Engineering soils and geologic maps are proving to be invaluable tools of engineers, industrial leaders, community planners, and administrators during tbe preliminary stages of planning and site selection for major construction projects and the development of plans to use nature's basic resource--the land. Quantitative engineering data for soils and geological formations, and the interpretation of tbese data, are important factors to consider in the best land-use plans and in providing stable foundations and proper usage of earth materials for highways, buildings, and other earth structures. Engineering soils and geologic maps can be used to great advantage by planners and engineers to 1) make soil and geological reconnaissance surveys, 2) organize and check field surveys, 3) correlate and predict performances of soil and geological materials, and 4) locate construction material and resource deposits.
Recognizing the need and demand for this type of information, the Research Division of the Kentucky Department of Highways has undertaken a pilot study to report tbe engineering geognosy of a selected area in Kentucky. The area reported herein is located in the vicinity of Ashland.
This report discusses the engineering properties and behavior of unconsolidated surficial deposits and consolidated bedrock materials in Boyd County, Kentucky. It is based mainly on an interpretation of engineering test data retrieved and summarized from Kentucky Department of Highways' design and construction plans for routes I 64, KY 3, and US 60, which pass tbrough the area; a soils report (1) prepared by the Soil Conservation Service for the city of Ashland; and published geologic reports and maps (2, 4, 5). Engineering soils and geologic maps and interpretations presented in this report should be viewed from a standpoint of rapidly providing generalized engineering information of the different soil and rock materials in the subject area. For important earthwork and foundation engineering purposes and for detailed and specific data, it is recommended that the soil and rock materials at a particular site be explored and tested thoroughly.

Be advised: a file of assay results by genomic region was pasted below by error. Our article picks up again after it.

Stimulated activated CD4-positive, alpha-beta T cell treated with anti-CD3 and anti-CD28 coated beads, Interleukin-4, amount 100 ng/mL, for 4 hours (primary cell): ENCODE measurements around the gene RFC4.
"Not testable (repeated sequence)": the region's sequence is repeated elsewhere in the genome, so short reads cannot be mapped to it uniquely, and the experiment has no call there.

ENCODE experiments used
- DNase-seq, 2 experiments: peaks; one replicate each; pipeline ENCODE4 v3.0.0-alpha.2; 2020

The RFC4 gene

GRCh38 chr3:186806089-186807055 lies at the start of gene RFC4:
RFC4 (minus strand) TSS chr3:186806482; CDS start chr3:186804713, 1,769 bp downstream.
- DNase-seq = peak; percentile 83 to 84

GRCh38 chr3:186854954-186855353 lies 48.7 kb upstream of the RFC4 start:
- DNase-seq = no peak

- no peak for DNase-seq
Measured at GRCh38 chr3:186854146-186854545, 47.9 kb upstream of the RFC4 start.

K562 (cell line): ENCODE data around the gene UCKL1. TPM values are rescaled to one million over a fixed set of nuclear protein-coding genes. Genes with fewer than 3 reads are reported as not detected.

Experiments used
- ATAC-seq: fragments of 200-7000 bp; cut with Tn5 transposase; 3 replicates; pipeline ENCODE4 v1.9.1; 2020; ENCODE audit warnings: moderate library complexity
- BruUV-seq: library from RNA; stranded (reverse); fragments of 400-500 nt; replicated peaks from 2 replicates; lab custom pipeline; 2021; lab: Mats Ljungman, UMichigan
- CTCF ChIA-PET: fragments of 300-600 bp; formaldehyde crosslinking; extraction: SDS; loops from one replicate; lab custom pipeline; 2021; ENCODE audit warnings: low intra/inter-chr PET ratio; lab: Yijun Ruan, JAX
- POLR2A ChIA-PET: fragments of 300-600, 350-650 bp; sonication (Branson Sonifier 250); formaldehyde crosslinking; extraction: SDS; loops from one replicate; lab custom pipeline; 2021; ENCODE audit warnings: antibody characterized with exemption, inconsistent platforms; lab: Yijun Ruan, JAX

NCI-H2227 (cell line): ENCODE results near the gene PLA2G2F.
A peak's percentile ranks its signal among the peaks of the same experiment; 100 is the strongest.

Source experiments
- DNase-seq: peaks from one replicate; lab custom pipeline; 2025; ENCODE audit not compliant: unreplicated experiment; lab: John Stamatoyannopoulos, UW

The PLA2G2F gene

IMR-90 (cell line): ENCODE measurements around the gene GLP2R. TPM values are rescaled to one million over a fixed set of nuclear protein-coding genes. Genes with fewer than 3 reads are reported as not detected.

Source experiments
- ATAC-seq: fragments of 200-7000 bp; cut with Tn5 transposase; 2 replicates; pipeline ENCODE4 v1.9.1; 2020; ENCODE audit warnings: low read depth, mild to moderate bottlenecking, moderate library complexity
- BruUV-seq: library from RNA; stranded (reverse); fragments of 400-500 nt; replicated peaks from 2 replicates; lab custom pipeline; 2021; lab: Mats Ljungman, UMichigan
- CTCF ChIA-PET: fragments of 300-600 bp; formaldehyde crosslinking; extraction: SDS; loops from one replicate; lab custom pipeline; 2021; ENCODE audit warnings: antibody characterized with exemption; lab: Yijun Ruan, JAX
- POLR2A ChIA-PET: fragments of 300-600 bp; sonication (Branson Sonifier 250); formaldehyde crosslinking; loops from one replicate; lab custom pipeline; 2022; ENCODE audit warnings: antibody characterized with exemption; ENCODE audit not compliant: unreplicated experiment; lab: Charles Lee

Digital Object Identifier
Hopkins, Tommy C. and Pigman, Jerry G., "Engineering Geognosy of Boyd County" (1969). Kentucky Transportation Center Research Report. 1161.